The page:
S S Tarapore

New vistas in monetary policy

S. S. Tarapore | Updated on March 28, 2011


The Mohanty Report's recommendations provide a consistent framework within which day-to-day monetary policy operations can be conducted efficiently.

The Mohanty Working Group Report (March 2011) is a landmark Report which will greatly facilitate the operating procedures in monetary policy The merit of the Report is that it provides a consistent framework within which day-to-day monetary policy operations can be conducted efficiently.

The Report recommends that the Liquidity Adjustment Facility (LAF) should be the key element in the operating framework of the RBI. The LAF should be contained around plus/minus one per cent of the net demand and time liabilities (NDTL), which would, at present, translate to plus/minus Rs 45,000 crore. In the recent period the extent of the LAF has been significantly higher than recommended by the Group.

Recognising that the liquidity swings present a major problem, the Group recommends that persistently high usage of the LAF would call for alternative instruments.

It is conceivable that the LAF deficit could be very large and credit expansion could also be way ahead of the desired trajectory. This would, no doubt, call for other measures, such as increase in the cash reserve ratio (CRR), but this would increase the liquidity shortage. The moral of this is that early policy action has to be taken before the situation gets out of hand and paralyses monetary policy. These are problems arising from concerns that pre-emptive monetary policy could abort growth. These are hard macro-policy choices which have to be made.

The Group favours operating the LAF in a deficit mode and recommends a single policy rate while the operating target would be to keep the overnight interest movement within a narrow informal bound of the repo rate.

SLR waiver

The Group recommends the reactivation of the instrument of the Bank Rate with a fixed spread over the repo rate and recommends the introduction of a collaterised Exceptional Standing Facility (ESF) at Bank Rate up to one per cent of the NDTL which could be carved out from the statutory liquidity ratio (SLR) portfolio. As against the present ad hoc waivers for SLR shortfalls there should be a general waiver of SLR shortfalls up to the stipulated borrowings.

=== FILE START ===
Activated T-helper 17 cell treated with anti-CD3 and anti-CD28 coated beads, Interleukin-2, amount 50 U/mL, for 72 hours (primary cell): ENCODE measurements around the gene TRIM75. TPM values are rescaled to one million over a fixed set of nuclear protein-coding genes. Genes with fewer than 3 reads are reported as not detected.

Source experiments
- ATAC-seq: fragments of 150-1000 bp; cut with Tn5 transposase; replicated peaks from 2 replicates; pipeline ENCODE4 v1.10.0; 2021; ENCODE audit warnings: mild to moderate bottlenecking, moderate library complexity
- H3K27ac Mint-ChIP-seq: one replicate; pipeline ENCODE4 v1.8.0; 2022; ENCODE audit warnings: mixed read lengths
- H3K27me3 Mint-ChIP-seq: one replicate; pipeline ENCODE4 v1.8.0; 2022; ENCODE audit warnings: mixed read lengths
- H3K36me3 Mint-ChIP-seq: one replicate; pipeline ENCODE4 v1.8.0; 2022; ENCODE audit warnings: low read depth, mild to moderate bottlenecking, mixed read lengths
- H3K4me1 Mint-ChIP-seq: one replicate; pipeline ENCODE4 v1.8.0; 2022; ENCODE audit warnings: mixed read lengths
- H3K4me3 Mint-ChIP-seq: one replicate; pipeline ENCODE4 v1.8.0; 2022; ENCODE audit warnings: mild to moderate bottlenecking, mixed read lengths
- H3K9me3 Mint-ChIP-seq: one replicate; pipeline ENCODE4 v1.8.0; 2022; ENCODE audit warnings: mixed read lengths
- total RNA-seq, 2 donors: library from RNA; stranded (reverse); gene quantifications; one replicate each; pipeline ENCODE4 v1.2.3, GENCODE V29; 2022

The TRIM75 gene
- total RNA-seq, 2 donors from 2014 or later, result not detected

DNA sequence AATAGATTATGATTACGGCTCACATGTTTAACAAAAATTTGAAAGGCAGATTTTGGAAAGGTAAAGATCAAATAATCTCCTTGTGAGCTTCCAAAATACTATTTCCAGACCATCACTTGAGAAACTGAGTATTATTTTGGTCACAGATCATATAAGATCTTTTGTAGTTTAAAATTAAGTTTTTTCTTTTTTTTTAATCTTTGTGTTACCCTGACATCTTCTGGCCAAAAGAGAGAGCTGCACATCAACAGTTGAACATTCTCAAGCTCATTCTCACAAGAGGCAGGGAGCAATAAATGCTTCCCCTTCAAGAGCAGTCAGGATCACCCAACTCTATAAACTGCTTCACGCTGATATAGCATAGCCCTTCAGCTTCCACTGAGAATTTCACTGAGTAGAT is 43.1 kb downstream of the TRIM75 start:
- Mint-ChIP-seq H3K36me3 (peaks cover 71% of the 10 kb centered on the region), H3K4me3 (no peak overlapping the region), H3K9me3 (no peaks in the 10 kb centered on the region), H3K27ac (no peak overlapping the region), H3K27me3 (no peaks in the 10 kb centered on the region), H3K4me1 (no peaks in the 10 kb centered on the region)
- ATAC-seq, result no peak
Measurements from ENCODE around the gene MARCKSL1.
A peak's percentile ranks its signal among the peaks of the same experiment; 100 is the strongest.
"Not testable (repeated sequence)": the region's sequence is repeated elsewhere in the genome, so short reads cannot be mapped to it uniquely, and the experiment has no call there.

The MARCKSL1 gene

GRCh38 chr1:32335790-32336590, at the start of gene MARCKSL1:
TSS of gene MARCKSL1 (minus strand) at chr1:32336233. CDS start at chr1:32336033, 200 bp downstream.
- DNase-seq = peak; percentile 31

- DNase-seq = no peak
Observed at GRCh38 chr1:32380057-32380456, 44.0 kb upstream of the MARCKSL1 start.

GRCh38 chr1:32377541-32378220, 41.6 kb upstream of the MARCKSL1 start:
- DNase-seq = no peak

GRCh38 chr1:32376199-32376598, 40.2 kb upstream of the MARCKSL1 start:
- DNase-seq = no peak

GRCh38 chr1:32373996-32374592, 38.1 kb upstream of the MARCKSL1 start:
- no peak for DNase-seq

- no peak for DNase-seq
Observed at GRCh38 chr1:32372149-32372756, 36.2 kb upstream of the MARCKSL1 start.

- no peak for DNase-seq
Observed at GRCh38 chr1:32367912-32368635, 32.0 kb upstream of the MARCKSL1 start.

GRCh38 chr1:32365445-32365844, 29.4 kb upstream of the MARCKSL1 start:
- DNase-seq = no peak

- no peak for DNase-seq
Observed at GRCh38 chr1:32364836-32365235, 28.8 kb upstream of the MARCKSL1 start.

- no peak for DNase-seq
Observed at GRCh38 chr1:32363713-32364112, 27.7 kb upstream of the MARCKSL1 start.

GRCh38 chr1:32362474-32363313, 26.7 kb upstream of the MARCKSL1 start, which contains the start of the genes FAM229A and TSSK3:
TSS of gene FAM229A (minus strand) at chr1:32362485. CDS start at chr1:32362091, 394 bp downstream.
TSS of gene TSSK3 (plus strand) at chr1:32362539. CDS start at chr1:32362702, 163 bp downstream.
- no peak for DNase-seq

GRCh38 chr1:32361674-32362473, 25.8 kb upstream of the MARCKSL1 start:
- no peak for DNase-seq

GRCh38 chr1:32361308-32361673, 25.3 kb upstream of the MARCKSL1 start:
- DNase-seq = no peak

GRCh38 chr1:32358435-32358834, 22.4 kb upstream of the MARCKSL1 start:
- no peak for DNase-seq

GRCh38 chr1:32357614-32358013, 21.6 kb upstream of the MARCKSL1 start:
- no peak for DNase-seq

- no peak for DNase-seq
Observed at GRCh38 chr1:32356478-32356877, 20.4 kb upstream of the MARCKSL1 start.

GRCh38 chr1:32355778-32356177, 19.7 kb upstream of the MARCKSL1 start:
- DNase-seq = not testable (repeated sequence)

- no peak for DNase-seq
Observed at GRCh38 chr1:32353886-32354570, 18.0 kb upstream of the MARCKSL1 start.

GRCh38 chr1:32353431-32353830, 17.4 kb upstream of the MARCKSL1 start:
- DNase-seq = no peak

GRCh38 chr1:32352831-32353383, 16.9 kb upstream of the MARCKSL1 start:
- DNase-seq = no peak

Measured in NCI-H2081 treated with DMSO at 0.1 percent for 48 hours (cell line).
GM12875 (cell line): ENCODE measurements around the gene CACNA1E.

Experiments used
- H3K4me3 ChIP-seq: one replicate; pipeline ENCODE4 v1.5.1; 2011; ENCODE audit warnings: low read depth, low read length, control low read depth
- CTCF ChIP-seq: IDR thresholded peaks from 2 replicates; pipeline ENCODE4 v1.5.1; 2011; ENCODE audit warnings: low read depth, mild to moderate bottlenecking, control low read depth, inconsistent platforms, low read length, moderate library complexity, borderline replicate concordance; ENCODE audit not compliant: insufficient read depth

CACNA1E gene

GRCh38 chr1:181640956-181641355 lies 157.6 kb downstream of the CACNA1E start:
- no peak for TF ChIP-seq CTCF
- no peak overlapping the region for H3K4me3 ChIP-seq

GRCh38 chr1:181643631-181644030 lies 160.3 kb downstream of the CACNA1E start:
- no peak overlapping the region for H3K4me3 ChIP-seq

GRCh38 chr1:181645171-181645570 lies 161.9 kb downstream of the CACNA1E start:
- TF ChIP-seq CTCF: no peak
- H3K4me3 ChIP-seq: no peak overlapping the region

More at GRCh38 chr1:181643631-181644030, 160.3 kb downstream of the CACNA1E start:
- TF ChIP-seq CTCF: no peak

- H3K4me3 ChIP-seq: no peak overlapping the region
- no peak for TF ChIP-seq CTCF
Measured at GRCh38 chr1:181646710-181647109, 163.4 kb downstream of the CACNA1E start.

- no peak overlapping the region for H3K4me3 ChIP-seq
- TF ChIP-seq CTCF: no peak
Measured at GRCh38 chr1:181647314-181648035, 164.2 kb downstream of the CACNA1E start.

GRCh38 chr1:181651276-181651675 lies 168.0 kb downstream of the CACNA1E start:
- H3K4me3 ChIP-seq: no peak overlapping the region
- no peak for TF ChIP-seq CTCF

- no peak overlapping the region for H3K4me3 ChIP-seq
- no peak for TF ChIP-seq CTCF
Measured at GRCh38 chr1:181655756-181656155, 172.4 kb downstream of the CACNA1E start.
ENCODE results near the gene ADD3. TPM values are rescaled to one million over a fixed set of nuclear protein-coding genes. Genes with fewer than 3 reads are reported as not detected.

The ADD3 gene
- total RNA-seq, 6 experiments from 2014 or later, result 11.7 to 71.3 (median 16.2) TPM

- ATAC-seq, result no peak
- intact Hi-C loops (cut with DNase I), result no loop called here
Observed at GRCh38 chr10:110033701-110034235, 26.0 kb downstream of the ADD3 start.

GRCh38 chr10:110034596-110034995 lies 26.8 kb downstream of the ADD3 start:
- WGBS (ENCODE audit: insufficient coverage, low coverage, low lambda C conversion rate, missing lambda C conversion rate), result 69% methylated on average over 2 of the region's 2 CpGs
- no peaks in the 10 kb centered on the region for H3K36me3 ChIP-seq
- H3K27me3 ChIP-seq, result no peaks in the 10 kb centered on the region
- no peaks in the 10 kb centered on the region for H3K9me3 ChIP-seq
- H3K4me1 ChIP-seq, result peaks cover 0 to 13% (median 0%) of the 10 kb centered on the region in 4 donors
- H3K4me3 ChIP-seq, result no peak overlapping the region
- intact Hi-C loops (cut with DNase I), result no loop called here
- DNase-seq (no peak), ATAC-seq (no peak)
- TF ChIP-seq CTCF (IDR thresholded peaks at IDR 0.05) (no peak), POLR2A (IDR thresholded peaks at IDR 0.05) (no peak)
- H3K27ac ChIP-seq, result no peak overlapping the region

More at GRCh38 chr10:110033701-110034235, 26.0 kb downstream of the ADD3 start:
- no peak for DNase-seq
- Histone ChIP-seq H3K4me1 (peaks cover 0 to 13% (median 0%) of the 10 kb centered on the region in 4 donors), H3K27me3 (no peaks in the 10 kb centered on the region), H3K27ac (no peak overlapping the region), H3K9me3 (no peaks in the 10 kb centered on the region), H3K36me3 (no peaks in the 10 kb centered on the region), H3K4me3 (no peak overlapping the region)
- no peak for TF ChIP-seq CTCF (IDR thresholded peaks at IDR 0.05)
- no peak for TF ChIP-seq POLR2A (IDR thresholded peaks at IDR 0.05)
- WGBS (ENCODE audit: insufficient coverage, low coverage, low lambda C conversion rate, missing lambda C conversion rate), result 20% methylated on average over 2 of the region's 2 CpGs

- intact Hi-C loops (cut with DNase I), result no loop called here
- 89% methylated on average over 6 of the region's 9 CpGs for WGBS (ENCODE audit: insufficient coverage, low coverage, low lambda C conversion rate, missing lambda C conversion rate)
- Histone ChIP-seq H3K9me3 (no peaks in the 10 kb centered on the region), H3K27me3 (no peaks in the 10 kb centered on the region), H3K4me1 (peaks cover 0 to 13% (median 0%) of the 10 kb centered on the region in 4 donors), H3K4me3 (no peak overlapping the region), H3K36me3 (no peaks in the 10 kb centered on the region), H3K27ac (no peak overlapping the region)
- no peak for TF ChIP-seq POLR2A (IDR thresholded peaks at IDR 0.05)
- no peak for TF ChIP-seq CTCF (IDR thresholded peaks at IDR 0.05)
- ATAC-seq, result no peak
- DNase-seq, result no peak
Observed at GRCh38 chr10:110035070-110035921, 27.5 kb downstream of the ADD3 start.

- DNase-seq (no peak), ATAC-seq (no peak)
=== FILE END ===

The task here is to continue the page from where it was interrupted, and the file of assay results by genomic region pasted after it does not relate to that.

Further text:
The Group recommends an asymmetrical corridor with the Bank Rate at one- half of one percentage point above the repo facility and a reverse repo rate of one percentage point below the repo rate. Thus, the corridor would be 150 basis points which, according to the Group, should normally not be altered. Given the present repo rate of 6.75 per cent, the Bank Rate would need to be raised by 1.25 percentage points, which would be a tall order in the present milieu of “baby steps”.

Given the historical difficulties in frequent changes in the Bank Rate it would be best to iron out these rigidities before linking the Bank Rate and the repo rate. There should be a policy decision that all facilities linked to the Bank Rate would face automatic changes when the repo rate is changed.

Unintended rigidities

A word of caution is raised as the State Government Ways and Means Advances and Overdrafts as also certain long-term refinance facilities are linked to Bank Rate and the link between the repo rate and the Bank Rate should not have the unintended effect of rigidities developing in the repo rate. If the rigidities of the Bank Rate cannot be overcome, the ESF could be provided at one half of one percentage point above the repo rate.

Although the fixed rate repo and reverse rate repo operations are called auctions, there is no real auction as unlimited liquidity is injected or withdrawn at fixed rates. Again, when having an overall surplus/deficit limit of one per cent of the NDTL, it would be best to fix bank-wise quotas in relation to their NDTL. In the absence of this there could be imprudent borrowing by individual banks.

With bank-wise quotas, there would be some discipline as additional recourse to the RBI beyond the repo quota would require these banks to pay a higher interest rate while seeking access to the ESF. Bank-wise quotas would not disrupt day-to-day operations as banks would be able to borrow and on-lend to other banks and as such the system would equilibrate.

The dilution, of mark-to market valuation norms for government and other approved securities was unfortunate. This was done, ostensibly, to shore up bank profitability but in the event it restricts the banks' ability to trade in securities. The Group recommends that the entire SLR portfolio should be progressively marked to market.

The Group recommends that a scheme for auctioning government surplus cash balances should be devised but banks should not get access to these funds at sub-repo rates of interest.

The Mohanty Working Group deserves to be commended for its efforts. To start with, the RBI should not hesitate to implement as many of its recommendations as possible in its May 3 Monetary Policy Review.

(The author is an economist. >blfeedback@thehindu.co.in)

Published on March 25, 2011

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